Liz White had no clue when she visited her parents in Naples, Florida, last year that she would wind up with her own flat in the same complex full of seniors.
White was living in downtown Philadelphia in 2021 when her position as a marketing account director became completely remote owing to the COVID-19 outbreak. The 31-year-old was at a crossroads: her lease on her apartment was about to come to an end, and she was going through a breakup.
White moved in with her retired parents and lived in a facility with other older people while she figured out what to do next. “I adore the sense of belonging. Everyone is extremely nice to one another and always assists one another,” “White explained to CNBC Make It.
When a flat in the building became available, White inquired about renting it, and the owner agreed. Each senior living facility has its own qualifying standards, but residents must be at least 55 years old. Except for White, all of the inhabitants in White’s parents’ building are of legal drinking age.
She claims that two other residents are still working, but the major has retired. “I believe it helped because I knew the proprietors and they knew who I was. When I inquired about renting their flat, they understood exactly what they were getting, as White stated.
“It’s just a sweet, giving community.”
For rent on her two-bedroom, two-bathroom apartment, White pays around $2000 a month, which is “pretty much equivalent” to what she was paying in Philadelphia for a smaller apartment.
White’s daily routine differs from that of the retirees because she works a traditional 9-to-5 job. But when getting dinner at 3:30 with her neighbors or her parents doesn’t always work out, she makes sure to watch the sunset every night with a big group of her neighbors.
And of the camaraderie she feels with her neighbors, who are over the age of 65, White said, “If someone’s going through something medically, others are always willing to get you groceries or take you to a doctor’s appointment.” People always knock on the door with leftovers, so it’s just a sweet, giving community.”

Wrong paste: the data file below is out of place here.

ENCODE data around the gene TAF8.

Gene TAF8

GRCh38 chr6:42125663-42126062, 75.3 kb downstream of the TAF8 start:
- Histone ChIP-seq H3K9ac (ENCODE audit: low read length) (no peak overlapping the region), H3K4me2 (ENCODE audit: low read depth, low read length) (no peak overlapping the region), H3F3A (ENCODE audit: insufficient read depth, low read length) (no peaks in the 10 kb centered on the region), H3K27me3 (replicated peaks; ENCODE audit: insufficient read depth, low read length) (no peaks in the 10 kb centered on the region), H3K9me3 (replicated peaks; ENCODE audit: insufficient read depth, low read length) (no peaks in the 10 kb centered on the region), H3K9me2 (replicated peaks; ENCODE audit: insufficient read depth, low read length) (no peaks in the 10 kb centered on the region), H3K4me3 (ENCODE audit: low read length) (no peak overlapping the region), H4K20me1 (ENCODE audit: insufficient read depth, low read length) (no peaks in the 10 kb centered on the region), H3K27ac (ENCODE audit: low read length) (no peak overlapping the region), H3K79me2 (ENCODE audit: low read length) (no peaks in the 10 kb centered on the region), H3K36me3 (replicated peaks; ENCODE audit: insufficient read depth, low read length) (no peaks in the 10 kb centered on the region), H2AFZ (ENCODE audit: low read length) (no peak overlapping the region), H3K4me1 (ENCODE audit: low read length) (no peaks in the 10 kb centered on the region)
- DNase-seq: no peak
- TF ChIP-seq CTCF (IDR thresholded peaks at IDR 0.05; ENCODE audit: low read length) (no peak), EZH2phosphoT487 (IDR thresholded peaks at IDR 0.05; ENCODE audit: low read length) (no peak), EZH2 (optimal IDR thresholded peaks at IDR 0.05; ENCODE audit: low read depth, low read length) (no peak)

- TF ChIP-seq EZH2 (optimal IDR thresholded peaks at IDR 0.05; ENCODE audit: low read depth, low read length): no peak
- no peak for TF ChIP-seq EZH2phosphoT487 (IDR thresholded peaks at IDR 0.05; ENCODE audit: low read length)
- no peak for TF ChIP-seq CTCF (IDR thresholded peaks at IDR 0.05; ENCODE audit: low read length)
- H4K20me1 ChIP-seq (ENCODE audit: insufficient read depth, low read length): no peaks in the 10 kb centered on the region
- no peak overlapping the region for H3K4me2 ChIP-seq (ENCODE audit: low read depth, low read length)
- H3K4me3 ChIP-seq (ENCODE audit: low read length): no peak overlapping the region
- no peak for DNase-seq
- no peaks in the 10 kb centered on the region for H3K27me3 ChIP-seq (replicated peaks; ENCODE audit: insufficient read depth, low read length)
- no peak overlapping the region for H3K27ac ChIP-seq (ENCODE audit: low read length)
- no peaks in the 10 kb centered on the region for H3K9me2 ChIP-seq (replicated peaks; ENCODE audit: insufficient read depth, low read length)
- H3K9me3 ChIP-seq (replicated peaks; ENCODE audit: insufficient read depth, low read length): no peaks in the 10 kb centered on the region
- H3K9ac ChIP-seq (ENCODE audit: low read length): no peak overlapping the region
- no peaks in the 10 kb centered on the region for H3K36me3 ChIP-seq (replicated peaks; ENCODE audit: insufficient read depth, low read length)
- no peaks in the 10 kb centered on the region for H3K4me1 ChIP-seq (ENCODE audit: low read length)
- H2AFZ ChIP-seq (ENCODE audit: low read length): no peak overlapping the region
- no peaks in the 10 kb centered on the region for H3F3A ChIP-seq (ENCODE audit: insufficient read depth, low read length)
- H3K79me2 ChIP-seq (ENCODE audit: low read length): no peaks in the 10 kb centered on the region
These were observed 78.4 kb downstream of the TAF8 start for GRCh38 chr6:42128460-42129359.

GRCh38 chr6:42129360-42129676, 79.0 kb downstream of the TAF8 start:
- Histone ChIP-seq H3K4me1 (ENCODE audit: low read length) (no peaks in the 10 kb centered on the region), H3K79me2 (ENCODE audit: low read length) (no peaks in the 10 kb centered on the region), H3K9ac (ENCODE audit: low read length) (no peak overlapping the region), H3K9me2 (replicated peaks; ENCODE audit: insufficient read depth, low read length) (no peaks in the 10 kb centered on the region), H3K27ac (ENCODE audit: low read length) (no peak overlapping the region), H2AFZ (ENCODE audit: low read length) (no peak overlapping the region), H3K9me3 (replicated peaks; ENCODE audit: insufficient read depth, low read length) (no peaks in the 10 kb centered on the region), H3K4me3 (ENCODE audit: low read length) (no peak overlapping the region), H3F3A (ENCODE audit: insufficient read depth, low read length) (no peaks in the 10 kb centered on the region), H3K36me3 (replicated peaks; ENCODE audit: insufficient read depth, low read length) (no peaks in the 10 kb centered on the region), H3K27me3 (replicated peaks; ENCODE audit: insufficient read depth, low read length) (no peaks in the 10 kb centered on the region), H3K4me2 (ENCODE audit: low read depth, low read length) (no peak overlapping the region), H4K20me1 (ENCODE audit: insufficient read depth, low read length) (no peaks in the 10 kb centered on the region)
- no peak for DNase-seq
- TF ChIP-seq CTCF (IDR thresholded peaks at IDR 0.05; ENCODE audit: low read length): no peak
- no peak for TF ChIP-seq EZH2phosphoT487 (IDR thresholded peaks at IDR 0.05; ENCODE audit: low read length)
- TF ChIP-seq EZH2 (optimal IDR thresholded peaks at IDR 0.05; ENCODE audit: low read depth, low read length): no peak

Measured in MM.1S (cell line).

For White, living in a retirement community means she has to follow the rules, just like every other tenant in the building. Some include reporting overnight guests, no glass in the pool area, and specific hours to use the laundry room.
Despite the rules, White says the perks are worth it.
“I know the rules can be a lot, but I just love the slower pace of life here,” she said. “Being able to park and not fight for street parking is awesome.” And some of the perks include easy access to a pool, the beach across the street, and a handy tool closet with everything you’d need to fix something around your apartment.
White’s rent includes access to a storage room she uses for beach equipment and whatever else she doesn’t have space for in her apartment. “I lucked out and am planning on staying here for as long as possible. Who knows what life will bring, but I’m living the dream right now,” she says.
“I feel like everyone waits to get to a point where they retire by the beach, and I’m doing that while still working a full-time job, so it’s like I have the best of both worlds.”